I think the internet is going to catch on . . . But, with pending regulation, perhaps not in ways it would otherwise.
Today’s But if Not is a paraphrased quote to whom I don’t know to attribute:
The two greatest threats to capitalism are regulators and the capitalists.
Today the FCC is preparing to vote on “Net Neutrality” a federal regulation of the internet. As surely as the sun comes up, this is a bootleggers and baptists dilemma. The established infrastructure businesses are quietly cozying up to the regulators to ensconce into the federal code their market position and erect barriers to entry for future competitors. Meanwhile, the smart people have thought themselves into a corner again.
Robert McDowell, a Republican FCC commissioner, has an article in the Wall Street Journal that covers the scope of the questions and the history of Net Neutrality consideration
Nothing is broken that needs fixing, however. The Internet has been open and freedom-enhancing since it was spun off from a government research project in the early 1990s. Its nature as a diffuse and dynamic global network of networks defies top-down authority. Ample laws to protect consumers already exist. Furthermore, the Obama Justice Department and the European Commission both decided this year that net-neutrality regulation was unnecessary and might deter investment in next-generation Internet technology and infrastructure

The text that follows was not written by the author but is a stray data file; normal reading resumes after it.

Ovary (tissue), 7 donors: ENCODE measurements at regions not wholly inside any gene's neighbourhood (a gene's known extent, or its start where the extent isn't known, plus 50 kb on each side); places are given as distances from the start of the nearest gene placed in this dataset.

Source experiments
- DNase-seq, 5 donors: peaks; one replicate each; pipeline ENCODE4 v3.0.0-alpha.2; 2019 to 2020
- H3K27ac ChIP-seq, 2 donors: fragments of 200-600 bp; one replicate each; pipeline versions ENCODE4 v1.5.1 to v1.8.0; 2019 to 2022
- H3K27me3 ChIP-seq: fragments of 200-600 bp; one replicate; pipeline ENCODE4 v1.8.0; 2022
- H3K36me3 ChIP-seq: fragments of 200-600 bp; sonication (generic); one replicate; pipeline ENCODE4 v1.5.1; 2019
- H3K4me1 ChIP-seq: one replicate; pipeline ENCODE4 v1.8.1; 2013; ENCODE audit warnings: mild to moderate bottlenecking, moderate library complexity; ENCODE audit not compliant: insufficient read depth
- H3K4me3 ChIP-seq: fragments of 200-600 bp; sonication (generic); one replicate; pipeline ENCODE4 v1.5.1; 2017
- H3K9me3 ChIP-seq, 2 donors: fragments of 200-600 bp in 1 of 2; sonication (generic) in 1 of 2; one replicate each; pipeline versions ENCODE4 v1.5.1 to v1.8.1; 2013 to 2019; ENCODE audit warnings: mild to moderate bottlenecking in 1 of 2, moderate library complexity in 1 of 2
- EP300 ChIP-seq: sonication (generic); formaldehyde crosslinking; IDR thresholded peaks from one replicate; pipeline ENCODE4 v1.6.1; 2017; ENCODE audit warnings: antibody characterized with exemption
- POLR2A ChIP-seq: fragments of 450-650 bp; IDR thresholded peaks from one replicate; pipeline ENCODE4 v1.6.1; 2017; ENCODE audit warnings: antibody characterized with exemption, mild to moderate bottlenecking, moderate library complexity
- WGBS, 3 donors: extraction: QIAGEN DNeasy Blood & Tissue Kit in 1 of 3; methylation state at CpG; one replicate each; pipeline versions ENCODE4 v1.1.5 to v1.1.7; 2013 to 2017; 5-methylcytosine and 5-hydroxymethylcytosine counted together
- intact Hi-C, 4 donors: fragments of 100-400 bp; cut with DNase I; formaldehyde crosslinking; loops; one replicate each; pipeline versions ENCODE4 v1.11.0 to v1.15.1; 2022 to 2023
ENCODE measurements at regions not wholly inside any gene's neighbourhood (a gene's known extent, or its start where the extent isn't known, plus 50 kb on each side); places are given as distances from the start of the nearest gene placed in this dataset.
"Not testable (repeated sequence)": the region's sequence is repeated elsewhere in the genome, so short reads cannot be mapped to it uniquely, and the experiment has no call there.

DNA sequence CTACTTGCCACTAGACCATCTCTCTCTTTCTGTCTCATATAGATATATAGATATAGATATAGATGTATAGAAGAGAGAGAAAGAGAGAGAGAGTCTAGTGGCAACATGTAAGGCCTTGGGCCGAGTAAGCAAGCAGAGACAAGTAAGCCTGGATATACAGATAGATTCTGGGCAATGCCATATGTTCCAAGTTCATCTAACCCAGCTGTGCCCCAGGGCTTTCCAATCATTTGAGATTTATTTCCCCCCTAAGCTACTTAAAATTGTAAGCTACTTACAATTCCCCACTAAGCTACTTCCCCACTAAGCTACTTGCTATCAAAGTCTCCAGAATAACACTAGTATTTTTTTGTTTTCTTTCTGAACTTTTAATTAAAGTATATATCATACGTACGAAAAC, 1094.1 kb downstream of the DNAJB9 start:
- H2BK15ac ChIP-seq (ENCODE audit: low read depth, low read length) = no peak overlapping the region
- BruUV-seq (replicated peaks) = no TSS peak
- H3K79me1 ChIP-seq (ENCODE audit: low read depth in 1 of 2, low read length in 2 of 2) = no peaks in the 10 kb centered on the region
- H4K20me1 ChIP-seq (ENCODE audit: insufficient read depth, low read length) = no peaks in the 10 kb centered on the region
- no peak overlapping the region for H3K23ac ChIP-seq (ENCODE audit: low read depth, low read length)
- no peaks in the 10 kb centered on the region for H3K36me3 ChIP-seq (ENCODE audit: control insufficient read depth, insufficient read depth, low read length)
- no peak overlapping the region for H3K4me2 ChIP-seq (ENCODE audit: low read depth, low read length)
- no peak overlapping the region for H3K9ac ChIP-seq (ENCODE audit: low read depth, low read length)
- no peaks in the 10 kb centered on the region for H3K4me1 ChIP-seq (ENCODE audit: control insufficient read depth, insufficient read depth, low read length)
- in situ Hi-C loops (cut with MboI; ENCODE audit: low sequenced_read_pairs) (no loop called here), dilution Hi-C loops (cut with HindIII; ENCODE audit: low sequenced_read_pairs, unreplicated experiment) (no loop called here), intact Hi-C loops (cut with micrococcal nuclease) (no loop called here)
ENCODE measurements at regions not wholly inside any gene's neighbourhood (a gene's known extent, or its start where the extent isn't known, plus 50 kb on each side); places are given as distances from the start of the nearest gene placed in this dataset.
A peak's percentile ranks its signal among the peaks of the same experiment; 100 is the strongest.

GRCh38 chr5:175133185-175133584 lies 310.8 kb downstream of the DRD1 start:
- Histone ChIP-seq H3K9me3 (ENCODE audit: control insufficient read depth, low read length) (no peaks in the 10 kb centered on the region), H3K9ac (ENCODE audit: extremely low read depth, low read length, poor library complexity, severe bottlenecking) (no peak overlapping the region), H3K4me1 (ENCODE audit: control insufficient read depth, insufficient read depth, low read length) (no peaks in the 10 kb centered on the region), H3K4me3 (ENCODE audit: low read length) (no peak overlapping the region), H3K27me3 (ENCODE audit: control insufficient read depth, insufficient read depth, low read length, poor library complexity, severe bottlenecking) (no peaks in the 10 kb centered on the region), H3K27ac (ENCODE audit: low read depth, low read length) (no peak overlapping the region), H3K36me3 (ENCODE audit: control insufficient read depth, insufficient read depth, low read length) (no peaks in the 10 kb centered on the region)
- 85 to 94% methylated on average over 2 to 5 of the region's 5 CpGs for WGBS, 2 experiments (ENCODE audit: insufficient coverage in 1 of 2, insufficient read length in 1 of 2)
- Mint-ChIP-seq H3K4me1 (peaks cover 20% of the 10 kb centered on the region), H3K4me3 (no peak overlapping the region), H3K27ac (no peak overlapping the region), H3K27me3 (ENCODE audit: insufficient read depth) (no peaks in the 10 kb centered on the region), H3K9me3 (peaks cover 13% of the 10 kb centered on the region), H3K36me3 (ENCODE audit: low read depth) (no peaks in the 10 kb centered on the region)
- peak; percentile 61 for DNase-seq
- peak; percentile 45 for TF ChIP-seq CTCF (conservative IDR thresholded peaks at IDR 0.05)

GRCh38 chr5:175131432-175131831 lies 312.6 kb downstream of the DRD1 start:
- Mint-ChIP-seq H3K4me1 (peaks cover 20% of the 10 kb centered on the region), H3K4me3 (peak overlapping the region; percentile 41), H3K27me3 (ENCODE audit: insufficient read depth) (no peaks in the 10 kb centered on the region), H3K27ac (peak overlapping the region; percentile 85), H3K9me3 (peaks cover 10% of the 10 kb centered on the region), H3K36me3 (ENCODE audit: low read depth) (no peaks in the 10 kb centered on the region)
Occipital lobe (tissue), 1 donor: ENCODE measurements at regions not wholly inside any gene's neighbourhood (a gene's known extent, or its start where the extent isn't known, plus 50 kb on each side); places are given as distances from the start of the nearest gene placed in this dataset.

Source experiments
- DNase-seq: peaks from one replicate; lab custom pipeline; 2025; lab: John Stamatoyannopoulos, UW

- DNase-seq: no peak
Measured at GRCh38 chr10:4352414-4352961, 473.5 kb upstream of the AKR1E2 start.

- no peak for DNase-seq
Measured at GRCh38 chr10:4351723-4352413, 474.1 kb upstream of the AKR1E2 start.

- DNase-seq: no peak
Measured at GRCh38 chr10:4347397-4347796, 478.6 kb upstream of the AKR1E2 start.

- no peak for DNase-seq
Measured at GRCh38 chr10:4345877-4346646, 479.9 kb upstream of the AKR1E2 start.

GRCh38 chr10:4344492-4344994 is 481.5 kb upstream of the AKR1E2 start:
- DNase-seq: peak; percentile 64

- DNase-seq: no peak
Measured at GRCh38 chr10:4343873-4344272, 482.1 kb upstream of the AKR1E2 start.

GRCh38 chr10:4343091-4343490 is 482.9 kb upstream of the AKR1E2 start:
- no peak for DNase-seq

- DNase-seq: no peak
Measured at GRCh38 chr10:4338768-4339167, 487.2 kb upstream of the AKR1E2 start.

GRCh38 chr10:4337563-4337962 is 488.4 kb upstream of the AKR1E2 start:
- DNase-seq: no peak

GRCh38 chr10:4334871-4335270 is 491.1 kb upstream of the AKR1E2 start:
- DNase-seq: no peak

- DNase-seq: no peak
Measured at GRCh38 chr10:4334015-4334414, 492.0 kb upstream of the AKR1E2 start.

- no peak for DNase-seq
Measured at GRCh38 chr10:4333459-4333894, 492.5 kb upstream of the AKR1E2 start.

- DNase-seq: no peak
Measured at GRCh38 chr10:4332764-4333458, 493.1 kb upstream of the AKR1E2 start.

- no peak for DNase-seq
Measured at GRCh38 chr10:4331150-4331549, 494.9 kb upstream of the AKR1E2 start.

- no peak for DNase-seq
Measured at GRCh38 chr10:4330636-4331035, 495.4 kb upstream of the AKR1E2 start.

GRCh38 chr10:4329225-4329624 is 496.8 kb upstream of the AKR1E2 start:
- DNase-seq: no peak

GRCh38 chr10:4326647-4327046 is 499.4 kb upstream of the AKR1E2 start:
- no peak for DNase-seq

Meredith Attwell Baker, a Republican FCC commissioner as well, has her own article in the Washington Post.
The rules will give government, for the first time, a substantive role in how the Internet will be operated and managed, how broadband services will be priced and structured, and potentially how broadband networks will be financed. By replacing market forces and technological solutions with bureaucratic oversight, we may see an Internet future not quite as bright as we need, with less investment, less innovation and more congestion.
Similarly, the Feds regulate and mandate a “universal Connectivity Charge” on cell service, ostensibly to provide coverage in rural areas to low-income people. Other than raise revenue for the Feds and make cell service more expensive for all, what problem is this solving? Cell service is available nearly everywhere and at very affordable costs, no thanks to the regulation.
Keep your hands off my internet.